Importance Of Skin-To-Skin Contact
Kangaroo care describes the practice of a mother, father or other adult holding a newborn baby on their chest skin-to-skin. Not only does it benefit full-term babies and their mothers, but it’s commonly recommended to parents or premature babies as it improves their health and overall outcome.
On Wednesday, May 15th at 8 p.m. EDT, Nancy Holtzman, Hope Parish and Daniela Jensen will host a free webinar discussing the history and origin of skin-to-skin baby care and its many benefits. Even if you’re not able to sign in during the webinar, you can register at the site and an email will be sent to you after the program with a link to download a recording at your leisure.
“We’ll discuss separation vs. non-separation, newborn sleep patterns, and how skin-to-skin helps to achieve breastfeeding goals,” they said. “Learn practical details to the practice in a variety of settings and what 60 minutes of uninterrupted skin-to-skin contact will deliver.”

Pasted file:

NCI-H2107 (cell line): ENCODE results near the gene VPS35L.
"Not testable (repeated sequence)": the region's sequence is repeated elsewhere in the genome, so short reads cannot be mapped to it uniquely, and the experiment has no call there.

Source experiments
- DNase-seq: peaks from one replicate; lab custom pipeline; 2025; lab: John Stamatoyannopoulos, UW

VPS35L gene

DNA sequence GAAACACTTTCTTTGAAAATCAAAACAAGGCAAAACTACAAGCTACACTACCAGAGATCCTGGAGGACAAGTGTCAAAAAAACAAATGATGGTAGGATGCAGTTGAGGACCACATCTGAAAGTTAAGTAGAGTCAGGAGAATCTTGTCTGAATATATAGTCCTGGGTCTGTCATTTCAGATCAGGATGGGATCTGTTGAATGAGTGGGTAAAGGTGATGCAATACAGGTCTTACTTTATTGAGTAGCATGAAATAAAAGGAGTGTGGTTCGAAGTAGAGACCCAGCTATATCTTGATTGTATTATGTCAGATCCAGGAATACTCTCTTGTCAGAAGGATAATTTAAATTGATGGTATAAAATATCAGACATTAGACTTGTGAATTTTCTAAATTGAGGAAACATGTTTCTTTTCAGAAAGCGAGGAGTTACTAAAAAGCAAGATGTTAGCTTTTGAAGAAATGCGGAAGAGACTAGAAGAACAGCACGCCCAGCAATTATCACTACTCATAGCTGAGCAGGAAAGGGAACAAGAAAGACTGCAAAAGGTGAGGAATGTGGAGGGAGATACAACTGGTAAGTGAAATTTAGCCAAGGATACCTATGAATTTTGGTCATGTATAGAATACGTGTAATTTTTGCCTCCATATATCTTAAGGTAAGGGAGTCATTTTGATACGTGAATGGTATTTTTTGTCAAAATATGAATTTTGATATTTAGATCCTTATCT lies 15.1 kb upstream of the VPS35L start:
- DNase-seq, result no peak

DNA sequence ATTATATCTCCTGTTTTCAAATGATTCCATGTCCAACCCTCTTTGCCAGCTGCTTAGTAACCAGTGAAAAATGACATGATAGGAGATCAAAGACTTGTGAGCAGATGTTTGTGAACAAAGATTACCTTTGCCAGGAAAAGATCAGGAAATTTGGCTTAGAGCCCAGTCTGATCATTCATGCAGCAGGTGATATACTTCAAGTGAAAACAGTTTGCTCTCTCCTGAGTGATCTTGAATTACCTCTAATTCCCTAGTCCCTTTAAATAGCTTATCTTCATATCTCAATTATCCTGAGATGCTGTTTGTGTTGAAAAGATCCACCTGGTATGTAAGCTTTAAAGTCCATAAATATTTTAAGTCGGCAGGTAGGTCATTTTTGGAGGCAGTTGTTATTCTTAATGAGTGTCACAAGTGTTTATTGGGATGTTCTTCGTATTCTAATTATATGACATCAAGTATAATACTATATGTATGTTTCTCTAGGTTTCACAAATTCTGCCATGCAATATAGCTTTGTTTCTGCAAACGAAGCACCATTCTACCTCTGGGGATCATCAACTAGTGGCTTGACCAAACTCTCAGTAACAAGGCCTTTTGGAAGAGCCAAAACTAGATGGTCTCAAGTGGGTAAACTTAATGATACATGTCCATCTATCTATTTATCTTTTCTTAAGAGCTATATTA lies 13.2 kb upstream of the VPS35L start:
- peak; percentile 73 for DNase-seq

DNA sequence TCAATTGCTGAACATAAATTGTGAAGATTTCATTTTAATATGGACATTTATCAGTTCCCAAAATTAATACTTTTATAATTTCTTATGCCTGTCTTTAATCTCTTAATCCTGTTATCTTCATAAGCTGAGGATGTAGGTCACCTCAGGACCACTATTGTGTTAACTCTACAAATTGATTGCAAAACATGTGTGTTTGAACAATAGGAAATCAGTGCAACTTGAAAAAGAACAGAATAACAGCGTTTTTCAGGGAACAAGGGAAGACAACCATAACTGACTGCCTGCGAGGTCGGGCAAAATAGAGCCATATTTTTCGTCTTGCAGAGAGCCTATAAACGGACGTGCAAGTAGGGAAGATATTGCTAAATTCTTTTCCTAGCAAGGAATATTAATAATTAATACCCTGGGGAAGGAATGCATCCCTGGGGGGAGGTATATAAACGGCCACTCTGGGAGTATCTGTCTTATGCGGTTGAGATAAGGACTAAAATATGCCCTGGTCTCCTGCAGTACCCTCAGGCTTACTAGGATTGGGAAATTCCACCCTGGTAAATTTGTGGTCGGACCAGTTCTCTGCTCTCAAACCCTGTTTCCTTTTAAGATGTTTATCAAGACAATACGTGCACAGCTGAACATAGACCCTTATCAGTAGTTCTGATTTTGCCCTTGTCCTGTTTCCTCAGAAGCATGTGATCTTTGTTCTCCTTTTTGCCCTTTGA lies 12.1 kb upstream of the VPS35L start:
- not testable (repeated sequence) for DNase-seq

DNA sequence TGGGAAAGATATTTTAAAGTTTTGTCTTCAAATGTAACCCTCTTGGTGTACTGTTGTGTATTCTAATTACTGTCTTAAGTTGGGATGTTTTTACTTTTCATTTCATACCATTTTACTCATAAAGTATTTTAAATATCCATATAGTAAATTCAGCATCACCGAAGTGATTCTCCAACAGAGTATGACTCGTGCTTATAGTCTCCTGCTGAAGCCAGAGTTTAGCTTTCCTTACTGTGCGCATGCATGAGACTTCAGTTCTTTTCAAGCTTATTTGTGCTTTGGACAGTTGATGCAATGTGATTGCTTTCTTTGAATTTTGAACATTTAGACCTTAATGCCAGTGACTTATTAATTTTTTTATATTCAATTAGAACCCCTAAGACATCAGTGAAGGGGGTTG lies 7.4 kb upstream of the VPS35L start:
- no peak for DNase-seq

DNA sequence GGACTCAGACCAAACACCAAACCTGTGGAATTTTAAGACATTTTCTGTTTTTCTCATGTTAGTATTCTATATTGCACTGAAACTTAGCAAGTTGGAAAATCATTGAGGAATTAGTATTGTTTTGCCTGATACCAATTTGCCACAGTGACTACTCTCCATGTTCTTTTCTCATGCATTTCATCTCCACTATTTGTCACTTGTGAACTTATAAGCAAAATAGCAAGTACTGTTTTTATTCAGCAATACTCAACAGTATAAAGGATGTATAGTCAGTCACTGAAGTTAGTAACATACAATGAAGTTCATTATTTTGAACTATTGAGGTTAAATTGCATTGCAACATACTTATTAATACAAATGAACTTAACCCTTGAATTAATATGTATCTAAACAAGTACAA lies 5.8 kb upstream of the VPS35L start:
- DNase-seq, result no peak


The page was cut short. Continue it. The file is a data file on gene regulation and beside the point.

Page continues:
Kangaroo care benefits
Kangaroo care is seen as essential inpatient care for preemie babies, but it also has plenty of benefits for both full-term babies as well as the parent who holds them. For Baby, kangaroo care assists brain development, stabilizes her heart rate and breathing, helps build immunity and encourages breastfeeding. For mothers, kangaroo care helps increase breast milk production, reduces the risk of postpartum depression and speeds recovery time.
Hope and Daniela are the founders of the NüRoo Pocket (NüRoo, $60), a really lovely and revoluationary babywearing shirt that is designed to keep baby close to you during the newborn period (it holds babies up to 15 pounds). It enables plenty of skin-to-skin time and moms don’t have to worry about using a separate baby carrier. They hope to see the shirts used in the inpatient hospital setting to make kangaroo care easy and accessible for parents, but they're also a great gift for any mom-to-be.